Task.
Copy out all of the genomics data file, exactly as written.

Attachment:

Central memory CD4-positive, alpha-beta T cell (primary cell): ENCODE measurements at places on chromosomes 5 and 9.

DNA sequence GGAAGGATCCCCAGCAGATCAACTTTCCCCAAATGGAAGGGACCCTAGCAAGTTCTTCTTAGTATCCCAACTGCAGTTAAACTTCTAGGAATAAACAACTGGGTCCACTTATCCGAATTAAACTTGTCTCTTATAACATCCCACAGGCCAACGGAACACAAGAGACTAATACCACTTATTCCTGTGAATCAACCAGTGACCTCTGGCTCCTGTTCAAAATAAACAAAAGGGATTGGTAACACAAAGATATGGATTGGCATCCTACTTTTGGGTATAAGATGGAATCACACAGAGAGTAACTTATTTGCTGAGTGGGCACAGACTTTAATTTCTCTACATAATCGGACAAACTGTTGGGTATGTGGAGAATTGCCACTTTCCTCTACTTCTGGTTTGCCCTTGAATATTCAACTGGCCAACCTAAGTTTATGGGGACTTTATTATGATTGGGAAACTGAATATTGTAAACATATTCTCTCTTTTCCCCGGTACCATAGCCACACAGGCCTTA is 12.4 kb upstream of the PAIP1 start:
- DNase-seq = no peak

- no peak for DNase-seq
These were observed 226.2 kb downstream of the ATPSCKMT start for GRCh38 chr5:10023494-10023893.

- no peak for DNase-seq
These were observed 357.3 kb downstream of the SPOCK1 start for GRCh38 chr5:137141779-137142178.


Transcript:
Central memory CD4-positive, alpha-beta T cell (primary cell): ENCODE measurements at places on chromosomes 5 and 9.

DNA sequence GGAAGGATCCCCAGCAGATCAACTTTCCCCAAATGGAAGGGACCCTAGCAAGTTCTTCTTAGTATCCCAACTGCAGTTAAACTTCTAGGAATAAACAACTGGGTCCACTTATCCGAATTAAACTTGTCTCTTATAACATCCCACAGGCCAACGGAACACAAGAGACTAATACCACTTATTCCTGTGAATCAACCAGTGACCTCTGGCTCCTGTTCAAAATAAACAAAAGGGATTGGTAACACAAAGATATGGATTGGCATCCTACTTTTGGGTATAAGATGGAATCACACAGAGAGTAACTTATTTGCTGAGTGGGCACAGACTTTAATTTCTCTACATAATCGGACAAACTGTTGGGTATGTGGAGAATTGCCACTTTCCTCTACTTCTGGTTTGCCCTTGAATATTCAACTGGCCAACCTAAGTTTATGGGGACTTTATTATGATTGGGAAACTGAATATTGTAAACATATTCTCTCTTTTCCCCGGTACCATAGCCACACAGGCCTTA is 12.4 kb upstream of the PAIP1 start:
- DNase-seq = no peak

- no peak for DNase-seq
These were observed 226.2 kb downstream of the ATPSCKMT start for GRCh38 chr5:10023494-10023893.

- no peak for DNase-seq
These were observed 357.3 kb downstream of the SPOCK1 start for GRCh38 chr5:137141779-137142178.